It looks something like this: path=Custom1

So, for my example, the complete string value will look like this (remember that each element is separated by a semicolon):

id=100;title=Custom Theme 1;bgcolor=#FFFFAA;path=Custom1

If your theme definition does not conform to these (fairly restrictive) conditions, then it will be ignored.  You can see my example located in the registry in figure 6; the full registry path to the value is also shown in the Registry Editor status bar at the bottom:

 
Fig. 6 – The registry entry necessary to active the custom OWA theme.

Once you have made the registry entry, the new theme will available in your OWA Appearance drop-down list within a few seconds.  Here, in figure 7, is my own example.  I did say that it wouldn’t be very exciting, didn’t I, but at least it will give you an idea of what you can do.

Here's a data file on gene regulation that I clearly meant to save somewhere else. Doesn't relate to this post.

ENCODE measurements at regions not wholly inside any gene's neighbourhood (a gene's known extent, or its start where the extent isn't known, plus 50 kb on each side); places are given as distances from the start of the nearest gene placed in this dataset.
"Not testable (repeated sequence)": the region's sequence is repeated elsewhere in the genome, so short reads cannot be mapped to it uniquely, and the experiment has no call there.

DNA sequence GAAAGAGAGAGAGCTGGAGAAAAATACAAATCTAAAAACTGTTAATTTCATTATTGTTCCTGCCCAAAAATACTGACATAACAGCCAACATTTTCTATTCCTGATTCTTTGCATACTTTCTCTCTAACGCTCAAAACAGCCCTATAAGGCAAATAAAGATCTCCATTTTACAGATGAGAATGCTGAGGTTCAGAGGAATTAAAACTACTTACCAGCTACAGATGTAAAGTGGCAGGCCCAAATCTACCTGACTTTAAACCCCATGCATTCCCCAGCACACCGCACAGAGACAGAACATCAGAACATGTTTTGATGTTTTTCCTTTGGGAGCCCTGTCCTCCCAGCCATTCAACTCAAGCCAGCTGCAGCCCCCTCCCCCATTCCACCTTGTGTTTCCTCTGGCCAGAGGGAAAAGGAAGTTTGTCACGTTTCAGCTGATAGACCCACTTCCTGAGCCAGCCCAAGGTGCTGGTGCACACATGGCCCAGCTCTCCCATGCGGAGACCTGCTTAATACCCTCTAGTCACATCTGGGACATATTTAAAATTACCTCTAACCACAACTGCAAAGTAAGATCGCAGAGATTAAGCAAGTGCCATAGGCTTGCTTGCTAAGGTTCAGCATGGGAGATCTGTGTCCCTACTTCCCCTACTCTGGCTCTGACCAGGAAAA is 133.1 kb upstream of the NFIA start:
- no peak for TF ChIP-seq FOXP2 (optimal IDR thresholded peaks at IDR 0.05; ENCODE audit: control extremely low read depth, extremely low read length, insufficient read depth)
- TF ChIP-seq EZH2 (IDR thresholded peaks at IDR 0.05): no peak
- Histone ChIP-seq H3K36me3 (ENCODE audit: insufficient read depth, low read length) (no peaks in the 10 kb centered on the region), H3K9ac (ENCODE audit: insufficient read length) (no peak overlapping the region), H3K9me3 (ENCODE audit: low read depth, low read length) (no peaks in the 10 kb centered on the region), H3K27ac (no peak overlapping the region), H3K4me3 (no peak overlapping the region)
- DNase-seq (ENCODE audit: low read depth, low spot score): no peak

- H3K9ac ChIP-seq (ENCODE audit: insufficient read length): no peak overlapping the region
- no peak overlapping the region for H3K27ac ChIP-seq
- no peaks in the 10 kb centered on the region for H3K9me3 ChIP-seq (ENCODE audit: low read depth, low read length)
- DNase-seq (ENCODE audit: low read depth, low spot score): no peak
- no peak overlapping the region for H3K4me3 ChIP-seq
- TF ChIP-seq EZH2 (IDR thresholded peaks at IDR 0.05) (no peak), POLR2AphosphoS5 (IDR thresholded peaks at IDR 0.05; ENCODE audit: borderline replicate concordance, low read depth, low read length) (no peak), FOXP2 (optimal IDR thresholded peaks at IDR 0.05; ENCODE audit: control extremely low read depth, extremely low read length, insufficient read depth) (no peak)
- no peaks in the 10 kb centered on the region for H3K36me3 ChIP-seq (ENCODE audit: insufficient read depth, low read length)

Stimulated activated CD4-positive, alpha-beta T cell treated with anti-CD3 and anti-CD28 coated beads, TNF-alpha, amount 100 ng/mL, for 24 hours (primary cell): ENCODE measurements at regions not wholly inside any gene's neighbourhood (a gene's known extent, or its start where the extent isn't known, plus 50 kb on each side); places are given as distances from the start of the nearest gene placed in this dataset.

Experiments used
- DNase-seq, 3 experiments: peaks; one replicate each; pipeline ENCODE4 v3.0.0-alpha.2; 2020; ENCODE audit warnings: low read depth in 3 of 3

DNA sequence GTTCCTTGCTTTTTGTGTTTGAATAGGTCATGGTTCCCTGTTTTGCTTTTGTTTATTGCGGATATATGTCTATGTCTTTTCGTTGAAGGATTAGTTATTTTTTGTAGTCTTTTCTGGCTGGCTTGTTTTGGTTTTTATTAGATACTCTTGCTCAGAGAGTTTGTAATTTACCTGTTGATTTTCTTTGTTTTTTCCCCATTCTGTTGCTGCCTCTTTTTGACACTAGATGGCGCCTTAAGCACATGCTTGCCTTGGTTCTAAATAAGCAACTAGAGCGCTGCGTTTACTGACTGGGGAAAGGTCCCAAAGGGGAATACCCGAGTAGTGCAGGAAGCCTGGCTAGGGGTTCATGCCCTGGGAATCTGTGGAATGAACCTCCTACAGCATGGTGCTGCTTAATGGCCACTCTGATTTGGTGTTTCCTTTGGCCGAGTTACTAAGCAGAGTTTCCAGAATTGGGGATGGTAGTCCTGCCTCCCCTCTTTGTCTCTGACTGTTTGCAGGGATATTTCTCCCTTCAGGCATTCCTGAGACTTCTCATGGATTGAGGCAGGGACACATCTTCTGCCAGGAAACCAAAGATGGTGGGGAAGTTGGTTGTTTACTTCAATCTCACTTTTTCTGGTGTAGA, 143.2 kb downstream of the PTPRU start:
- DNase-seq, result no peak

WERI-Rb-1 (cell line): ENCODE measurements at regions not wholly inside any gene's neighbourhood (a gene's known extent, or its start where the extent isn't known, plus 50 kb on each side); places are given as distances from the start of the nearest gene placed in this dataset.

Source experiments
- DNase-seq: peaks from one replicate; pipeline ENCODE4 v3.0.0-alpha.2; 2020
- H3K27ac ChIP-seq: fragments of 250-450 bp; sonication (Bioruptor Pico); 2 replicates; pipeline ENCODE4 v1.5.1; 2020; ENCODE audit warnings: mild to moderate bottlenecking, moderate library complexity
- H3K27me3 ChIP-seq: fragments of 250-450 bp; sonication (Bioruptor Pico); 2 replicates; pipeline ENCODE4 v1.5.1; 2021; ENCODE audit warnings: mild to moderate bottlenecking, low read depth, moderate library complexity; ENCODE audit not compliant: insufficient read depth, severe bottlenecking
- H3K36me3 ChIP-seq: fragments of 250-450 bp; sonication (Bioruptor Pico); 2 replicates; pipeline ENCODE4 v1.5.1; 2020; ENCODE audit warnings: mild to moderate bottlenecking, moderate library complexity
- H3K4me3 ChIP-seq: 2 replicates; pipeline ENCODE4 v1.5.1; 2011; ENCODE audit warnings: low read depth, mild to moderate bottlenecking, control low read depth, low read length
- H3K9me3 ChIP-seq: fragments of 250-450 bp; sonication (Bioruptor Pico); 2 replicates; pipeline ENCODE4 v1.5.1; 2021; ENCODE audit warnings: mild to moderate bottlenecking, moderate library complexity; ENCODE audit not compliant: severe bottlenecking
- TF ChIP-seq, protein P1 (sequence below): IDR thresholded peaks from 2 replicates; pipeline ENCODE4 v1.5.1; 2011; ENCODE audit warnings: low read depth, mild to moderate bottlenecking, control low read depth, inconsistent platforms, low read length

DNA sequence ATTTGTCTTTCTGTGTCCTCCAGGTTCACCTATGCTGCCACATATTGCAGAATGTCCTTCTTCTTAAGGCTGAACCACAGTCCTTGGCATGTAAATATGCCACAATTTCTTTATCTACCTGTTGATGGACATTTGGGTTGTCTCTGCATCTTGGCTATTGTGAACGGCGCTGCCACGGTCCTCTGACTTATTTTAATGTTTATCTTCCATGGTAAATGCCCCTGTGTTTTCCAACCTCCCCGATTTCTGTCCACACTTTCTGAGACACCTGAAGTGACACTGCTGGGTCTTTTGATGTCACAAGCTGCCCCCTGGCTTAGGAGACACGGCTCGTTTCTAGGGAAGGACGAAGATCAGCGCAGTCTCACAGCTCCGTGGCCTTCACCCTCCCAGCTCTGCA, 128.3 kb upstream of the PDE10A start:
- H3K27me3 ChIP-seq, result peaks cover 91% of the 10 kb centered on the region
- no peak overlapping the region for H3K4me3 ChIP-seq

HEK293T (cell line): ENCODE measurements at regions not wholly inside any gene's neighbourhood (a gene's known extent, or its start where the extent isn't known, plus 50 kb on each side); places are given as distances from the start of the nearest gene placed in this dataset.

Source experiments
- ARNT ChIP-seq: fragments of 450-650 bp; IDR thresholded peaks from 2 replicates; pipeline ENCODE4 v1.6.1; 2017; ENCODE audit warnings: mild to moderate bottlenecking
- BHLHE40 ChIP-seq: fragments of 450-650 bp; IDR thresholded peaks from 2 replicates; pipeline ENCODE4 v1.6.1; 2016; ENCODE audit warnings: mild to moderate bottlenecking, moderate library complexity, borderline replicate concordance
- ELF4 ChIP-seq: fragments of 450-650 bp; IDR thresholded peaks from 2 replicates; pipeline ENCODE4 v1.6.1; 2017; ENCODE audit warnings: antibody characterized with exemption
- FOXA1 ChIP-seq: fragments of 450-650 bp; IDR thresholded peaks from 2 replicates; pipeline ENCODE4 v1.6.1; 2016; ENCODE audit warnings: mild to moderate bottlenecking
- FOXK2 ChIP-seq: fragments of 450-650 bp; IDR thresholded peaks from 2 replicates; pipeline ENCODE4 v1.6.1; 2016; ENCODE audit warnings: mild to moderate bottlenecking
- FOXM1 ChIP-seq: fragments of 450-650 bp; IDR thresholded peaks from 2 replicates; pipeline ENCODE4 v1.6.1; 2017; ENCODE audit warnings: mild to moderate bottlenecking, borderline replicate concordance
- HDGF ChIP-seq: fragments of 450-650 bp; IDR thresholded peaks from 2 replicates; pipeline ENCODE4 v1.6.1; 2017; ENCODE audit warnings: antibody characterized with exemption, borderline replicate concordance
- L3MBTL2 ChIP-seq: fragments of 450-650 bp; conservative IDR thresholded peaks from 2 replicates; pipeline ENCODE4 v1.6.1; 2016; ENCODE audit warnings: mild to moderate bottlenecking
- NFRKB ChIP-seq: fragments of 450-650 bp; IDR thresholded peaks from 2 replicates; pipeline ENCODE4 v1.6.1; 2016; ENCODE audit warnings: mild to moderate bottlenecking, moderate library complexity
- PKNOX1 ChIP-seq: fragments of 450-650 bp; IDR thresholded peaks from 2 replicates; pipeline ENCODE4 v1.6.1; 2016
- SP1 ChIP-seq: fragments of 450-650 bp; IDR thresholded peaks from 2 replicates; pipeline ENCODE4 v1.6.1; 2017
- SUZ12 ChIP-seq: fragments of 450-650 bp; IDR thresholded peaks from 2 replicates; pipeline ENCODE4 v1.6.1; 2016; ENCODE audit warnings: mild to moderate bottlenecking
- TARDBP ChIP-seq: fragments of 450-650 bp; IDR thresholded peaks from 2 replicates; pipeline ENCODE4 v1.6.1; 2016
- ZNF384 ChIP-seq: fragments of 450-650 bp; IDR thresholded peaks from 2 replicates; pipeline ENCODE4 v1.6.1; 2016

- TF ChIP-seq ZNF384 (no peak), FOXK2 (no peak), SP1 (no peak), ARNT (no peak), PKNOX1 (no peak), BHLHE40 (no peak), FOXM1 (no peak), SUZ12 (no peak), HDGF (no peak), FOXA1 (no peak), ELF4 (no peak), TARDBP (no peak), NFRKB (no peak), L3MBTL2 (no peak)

Fig. 7 – My custom OWA theme in all it’s glory :)

If your own theme does not appear listed in the drop-down box, re-check the value you entered into your registry.  You will not get any error messages if you make a non-conforming entry; all that will happen is that your theme will not be available to select from the drop-down list.

It is likely that the themes capability of OWA 2003 will be expanded in the future.  I suggest searching the MS Web site for any articles describing future enhancements if you have a particular interested in OWA themes.

Update added 30th March 2005:

If you are applying your custom OWA theme in a Front-End/Back-End Exchange setup, then any images you are adding need to go on the FE server, while any registry entries you make need to go on the BE server.  My thanks to Arian van der Pijl for this extra information.